A model of a Wing Long II weaponized drone hangs above the stand for the China National Aero-Technology Import & Export Corp. at a military drone conference in Abu Dhabi, United Arab Emirates, Sunday, Feb. 25, 2018. (Jon Gambrell/AP)
A model of a Wing Long II weaponized drone hangs above the stand for the China National Aero-Technology Import & Export Corp. at a military drone conference in Abu Dhabi, United Arab Emirates, Sunday, Feb. 25, 2018. (Jon Gambrell/AP)

The UN says Hifter’s forces have a “significant tactical advantage” over Tripoli’s Turkish-manufactured Bayraktar TB2 drone that boasts a limited range of 200 km and a much smaller 55 kg payload, armed with two Turkish Roketsan Smart Micro Guided Munitions.

Hifter’s Chinese-built satellite-linked drone can cover all of Libya, allowing his forces to punish GNA airfields and runways.

“This provides HAF [Hifter Armed Forces] with a full offensive capability and allows it to achieve local air superiority,” a December 2019 UN report reads.

“Since May 2019, the ‘drone war’ has escalated, and for both parties to the conflict UCAVs [unmanned combat aerial vehicles] are now the main means to conduct air strikes and drop precision guided munitions,” the 2019 UN report explains.

Combative forces in Libya are also rapidly evolving the type of armored and tactical vehicles operating in the country. The 2019 UN report said it tracked five new types of tactical vehicles and noted a “transition” of converted technicals to the “preferred” use of “wheeled armored vehicles.”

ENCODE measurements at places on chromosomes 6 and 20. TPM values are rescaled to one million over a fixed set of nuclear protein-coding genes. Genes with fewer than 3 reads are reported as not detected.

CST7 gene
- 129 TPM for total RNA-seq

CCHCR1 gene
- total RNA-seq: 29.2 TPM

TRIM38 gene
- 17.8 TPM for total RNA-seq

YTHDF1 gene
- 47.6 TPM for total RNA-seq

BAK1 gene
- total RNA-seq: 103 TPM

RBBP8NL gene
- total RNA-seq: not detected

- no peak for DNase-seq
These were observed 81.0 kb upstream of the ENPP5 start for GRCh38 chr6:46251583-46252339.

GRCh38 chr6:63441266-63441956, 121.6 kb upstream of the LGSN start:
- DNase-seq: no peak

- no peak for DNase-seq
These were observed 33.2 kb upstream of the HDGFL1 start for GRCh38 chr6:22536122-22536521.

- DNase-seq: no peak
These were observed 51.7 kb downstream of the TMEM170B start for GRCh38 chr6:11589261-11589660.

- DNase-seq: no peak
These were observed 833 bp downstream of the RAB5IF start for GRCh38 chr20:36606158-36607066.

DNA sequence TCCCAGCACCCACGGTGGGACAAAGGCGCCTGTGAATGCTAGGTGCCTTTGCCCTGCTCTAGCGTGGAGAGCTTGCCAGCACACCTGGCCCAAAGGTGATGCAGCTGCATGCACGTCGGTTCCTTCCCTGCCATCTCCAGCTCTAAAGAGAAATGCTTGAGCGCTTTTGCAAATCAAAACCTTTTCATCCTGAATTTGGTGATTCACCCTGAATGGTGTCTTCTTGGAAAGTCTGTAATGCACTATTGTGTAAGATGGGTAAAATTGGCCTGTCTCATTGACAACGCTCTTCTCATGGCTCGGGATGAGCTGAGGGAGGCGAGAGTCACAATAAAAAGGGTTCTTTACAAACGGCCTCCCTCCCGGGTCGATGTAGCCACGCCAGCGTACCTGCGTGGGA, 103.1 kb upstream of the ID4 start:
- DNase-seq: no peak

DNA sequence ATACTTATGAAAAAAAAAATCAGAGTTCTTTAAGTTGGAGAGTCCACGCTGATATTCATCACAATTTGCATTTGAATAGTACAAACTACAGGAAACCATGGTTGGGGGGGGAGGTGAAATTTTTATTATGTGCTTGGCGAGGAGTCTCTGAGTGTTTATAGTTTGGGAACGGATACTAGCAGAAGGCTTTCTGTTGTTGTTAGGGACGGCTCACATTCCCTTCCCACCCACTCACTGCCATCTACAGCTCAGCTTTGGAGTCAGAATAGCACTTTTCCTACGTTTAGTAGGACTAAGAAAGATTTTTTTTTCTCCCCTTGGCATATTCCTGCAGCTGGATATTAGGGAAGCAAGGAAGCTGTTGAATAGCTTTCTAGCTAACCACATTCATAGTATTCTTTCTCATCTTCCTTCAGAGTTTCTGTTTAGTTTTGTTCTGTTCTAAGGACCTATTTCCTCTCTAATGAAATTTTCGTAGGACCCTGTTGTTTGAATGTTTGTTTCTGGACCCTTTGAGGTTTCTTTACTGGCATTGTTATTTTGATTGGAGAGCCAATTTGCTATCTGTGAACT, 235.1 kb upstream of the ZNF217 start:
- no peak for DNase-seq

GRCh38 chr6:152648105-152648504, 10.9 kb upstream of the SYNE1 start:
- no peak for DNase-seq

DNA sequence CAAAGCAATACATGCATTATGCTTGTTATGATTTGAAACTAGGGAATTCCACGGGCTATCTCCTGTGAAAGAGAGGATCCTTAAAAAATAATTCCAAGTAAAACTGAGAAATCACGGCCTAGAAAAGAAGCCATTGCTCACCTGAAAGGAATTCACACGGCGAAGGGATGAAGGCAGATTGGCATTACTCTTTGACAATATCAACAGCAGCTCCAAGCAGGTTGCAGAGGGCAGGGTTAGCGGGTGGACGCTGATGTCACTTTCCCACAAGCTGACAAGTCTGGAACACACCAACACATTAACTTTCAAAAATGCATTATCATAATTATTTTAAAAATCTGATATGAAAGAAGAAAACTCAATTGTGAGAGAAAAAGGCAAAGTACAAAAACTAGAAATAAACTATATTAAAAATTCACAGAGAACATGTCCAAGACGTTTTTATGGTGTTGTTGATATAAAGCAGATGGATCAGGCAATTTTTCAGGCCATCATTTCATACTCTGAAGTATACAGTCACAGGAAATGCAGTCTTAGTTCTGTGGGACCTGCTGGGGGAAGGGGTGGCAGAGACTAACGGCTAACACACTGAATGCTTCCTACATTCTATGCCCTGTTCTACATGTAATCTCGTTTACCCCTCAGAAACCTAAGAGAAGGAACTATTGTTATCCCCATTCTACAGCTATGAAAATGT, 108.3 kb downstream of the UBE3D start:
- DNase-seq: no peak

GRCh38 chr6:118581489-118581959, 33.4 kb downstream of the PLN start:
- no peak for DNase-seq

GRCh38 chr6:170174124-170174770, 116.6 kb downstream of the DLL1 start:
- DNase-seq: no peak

For several years following Gadhafi’s fall, militants and insurgents could be seen rolling down Libyan streets in old modified Toyota pick-up trucks with mounted heavy weapon systems — a low-tech tactical vehicle commonly called the technical. The cheap technical has been a dominant military vehicle across counterinsurgency conflicts around the Middle East.

In this March 7, 2016 file photo, a man loyal to the Libyan armed forces prepares himself for clashes with Islamic State group militants west of Benghazi, Libya. (Mohammed el-Shaiky/AP Photo)
In this March 7, 2016 file photo, a man loyal to the Libyan armed forces prepares himself for clashes with Islamic State group militants west of Benghazi, Libya. (Mohammed el-Shaiky/AP Photo)

New vehicles consisted of Turkish-manufactured Mine-Resistant Ambush Protected Kirpi, the American BAE-built Caiman MRAP, and the Jordanian-produced al-Mared 8X8 infantry armored fighting vehicles, among other vehicles, the UN report detailed.

The UN says Libya remains a low-intensity conflict, but high-tech weapons, air defense systems, modern armored vehicles and precision strike capabilities once reserved for sophisticated nations are rapidly proliferating on the battlefield.

Libya is a proxy conflict with characteristics akin to the high-tech war raging in Ukraine where electronic warfare, jamming and sophisticated drones and precision tech are the norms of the conflict.

Recommended for you
Around The Web
Comments